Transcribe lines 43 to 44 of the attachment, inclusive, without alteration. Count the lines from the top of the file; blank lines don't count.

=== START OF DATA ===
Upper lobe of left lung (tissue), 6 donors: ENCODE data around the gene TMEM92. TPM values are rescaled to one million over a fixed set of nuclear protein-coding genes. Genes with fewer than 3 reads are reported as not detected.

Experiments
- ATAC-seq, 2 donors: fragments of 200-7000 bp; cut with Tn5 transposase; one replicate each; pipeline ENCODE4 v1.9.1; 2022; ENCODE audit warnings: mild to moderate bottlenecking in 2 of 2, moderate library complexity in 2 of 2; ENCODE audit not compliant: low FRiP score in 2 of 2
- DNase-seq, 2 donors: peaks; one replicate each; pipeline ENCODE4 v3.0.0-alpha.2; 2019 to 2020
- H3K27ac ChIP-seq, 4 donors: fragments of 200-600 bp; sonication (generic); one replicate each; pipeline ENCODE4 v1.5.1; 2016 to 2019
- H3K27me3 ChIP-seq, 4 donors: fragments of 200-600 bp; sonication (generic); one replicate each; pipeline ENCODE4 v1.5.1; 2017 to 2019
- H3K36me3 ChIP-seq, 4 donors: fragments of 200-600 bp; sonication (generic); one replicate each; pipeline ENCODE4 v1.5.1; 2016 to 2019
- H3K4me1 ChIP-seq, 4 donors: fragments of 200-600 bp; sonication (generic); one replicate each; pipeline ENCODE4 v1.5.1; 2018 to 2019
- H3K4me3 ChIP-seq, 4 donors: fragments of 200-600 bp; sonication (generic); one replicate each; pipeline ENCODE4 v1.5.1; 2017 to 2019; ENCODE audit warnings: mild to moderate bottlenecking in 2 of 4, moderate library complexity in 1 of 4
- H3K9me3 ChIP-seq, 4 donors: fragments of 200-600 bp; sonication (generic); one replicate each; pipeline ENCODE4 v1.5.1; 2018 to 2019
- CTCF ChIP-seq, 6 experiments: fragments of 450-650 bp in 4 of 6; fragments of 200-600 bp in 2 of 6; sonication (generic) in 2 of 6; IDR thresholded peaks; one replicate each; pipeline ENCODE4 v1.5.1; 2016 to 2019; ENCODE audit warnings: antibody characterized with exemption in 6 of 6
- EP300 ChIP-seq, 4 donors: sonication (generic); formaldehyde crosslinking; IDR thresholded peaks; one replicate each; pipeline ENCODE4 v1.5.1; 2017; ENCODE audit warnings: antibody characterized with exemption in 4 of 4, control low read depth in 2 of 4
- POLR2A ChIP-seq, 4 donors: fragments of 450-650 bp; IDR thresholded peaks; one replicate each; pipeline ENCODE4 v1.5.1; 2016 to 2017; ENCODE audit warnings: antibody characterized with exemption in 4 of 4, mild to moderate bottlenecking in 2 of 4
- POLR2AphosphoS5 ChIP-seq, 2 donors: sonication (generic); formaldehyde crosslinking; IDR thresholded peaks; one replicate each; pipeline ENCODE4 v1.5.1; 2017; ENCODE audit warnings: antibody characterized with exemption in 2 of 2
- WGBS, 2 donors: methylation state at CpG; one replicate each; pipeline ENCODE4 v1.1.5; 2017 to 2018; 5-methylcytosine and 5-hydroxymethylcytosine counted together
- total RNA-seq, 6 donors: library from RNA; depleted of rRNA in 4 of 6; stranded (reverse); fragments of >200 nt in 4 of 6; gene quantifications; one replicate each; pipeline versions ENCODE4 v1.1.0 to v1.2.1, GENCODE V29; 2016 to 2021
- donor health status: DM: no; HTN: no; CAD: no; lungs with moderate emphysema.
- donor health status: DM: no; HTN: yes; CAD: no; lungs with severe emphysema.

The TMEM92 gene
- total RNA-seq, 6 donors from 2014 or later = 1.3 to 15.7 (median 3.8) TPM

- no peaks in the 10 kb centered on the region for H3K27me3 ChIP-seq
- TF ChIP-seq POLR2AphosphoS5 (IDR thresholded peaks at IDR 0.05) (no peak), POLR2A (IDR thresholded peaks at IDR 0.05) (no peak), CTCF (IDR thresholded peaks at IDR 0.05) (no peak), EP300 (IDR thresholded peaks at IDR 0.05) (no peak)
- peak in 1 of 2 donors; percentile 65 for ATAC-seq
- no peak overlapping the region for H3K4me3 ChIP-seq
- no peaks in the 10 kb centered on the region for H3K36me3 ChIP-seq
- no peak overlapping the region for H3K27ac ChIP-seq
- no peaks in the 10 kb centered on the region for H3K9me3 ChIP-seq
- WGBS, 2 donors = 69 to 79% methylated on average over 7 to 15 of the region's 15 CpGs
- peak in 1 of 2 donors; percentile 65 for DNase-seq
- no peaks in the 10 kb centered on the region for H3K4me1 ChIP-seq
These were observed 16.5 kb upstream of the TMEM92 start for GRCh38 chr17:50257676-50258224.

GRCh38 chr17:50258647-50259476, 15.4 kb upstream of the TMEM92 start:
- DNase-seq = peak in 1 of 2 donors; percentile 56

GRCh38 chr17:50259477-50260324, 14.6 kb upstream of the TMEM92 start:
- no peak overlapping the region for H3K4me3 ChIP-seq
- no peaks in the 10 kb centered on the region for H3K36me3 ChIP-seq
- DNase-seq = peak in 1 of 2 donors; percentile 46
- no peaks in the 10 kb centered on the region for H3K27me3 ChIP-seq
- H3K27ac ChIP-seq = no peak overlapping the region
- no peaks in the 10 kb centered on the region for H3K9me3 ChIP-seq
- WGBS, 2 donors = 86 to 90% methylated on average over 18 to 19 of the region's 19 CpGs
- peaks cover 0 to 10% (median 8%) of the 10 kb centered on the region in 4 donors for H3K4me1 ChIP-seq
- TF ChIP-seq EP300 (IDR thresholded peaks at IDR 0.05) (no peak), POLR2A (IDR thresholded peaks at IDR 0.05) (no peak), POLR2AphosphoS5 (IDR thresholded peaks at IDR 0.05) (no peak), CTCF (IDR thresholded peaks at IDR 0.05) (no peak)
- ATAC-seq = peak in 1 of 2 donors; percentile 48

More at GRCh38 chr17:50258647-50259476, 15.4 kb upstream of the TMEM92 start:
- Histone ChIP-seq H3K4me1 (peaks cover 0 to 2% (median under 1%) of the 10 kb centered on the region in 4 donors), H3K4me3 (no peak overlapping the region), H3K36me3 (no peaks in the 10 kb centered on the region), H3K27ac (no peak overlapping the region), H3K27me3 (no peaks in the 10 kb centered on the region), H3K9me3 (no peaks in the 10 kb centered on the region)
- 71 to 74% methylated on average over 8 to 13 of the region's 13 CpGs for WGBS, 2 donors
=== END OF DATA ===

- TF ChIP-seq EP300 (IDR thresholded peaks at IDR 0.05) (no peak), POLR2A (IDR thresholded peaks at IDR 0.05) (no peak), POLR2AphosphoS5 (IDR thresholded peaks at IDR 0.05) (no peak), CTCF (IDR thresholded peaks at IDR 0.05) (no peak)
- ATAC-seq = peak in 1 of 2 donors; percentile 48